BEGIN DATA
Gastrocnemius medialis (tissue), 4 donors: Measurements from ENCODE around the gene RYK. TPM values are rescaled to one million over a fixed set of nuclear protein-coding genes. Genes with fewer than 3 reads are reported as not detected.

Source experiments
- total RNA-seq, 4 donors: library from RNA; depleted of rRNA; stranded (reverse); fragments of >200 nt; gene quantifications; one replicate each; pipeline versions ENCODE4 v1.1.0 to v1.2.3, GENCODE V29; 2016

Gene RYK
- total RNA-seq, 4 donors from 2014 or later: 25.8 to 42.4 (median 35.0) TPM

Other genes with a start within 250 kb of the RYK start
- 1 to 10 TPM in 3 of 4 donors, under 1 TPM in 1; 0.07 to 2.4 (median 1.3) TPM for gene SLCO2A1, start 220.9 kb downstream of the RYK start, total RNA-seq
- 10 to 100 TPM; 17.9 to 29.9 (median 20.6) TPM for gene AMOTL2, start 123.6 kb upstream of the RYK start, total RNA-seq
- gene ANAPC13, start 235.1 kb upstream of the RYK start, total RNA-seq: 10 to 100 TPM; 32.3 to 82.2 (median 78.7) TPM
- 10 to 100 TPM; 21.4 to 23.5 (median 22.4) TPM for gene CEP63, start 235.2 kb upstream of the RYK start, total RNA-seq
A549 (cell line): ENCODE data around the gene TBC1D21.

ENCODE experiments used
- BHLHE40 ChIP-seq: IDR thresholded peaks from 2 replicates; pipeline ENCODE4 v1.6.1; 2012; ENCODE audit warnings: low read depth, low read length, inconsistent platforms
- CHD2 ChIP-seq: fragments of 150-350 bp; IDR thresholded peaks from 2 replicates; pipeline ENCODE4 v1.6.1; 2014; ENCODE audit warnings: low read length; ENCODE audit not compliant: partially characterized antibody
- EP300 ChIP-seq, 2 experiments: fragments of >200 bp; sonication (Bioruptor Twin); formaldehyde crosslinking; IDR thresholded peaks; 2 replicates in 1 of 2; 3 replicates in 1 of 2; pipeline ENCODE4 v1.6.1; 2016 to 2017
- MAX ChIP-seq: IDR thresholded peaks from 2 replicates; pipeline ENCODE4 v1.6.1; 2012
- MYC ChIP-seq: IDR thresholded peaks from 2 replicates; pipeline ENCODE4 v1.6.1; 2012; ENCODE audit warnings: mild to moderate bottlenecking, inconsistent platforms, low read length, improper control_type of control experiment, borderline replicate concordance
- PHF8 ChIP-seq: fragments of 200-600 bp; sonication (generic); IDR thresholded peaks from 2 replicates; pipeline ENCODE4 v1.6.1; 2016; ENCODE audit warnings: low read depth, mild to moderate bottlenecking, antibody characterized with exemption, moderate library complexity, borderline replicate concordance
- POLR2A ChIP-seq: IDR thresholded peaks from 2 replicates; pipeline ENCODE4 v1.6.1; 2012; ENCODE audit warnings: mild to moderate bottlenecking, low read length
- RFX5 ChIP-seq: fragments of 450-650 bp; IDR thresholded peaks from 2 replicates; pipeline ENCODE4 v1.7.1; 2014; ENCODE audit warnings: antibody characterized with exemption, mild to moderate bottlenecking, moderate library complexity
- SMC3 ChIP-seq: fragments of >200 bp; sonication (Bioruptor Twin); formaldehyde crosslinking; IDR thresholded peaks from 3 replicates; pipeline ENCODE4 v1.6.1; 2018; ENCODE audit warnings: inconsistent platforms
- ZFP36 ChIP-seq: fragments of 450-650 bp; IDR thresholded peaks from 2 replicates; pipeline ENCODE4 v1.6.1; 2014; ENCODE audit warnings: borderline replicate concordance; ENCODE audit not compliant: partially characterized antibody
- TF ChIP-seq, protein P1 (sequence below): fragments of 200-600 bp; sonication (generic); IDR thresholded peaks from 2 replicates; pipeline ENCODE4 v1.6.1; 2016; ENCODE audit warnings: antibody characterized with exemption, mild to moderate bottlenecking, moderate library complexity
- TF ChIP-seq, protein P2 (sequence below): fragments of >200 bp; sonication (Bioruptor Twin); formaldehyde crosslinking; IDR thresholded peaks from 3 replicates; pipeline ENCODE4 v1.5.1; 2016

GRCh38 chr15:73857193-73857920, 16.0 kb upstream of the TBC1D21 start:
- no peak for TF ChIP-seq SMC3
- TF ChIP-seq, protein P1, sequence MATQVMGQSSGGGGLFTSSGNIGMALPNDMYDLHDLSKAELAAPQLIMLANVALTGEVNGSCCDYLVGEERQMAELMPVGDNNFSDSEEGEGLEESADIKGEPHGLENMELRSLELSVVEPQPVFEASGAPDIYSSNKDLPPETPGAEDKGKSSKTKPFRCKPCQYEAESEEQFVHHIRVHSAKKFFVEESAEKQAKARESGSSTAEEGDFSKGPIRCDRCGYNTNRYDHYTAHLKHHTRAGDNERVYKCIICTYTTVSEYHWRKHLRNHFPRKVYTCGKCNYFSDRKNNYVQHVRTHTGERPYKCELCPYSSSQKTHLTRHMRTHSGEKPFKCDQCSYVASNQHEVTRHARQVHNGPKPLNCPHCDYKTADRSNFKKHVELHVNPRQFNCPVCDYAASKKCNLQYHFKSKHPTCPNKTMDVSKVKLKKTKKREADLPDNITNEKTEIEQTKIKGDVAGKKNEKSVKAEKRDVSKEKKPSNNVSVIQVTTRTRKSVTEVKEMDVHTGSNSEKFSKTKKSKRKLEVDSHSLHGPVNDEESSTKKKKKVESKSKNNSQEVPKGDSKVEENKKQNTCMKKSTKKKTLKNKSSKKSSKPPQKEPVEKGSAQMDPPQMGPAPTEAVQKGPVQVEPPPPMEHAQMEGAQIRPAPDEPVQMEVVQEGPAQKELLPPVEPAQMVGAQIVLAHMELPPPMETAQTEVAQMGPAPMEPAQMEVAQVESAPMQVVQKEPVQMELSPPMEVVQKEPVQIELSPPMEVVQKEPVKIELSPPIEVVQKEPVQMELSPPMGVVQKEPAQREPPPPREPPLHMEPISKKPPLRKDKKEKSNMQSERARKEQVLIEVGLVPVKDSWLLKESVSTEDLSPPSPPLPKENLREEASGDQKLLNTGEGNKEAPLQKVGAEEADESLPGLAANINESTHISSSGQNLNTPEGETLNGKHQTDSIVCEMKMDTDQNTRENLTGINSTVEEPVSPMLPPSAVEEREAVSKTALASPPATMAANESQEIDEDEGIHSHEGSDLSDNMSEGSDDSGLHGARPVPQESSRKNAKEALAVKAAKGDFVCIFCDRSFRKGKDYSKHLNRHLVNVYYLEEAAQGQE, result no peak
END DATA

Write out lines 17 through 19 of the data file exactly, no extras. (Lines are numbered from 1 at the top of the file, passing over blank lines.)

- MYC ChIP-seq: IDR thresholded peaks from 2 replicates; pipeline ENCODE4 v1.6.1; 2012; ENCODE audit warnings: mild to moderate bottlenecking, inconsistent platforms, low read length, improper control_type of control experiment, borderline replicate concordance
- PHF8 ChIP-seq: fragments of 200-600 bp; sonication (generic); IDR thresholded peaks from 2 replicates; pipeline ENCODE4 v1.6.1; 2016; ENCODE audit warnings: low read depth, mild to moderate bottlenecking, antibody characterized with exemption, moderate library complexity, borderline replicate concordance
- POLR2A ChIP-seq: IDR thresholded peaks from 2 replicates; pipeline ENCODE4 v1.6.1; 2012; ENCODE audit warnings: mild to moderate bottlenecking, low read length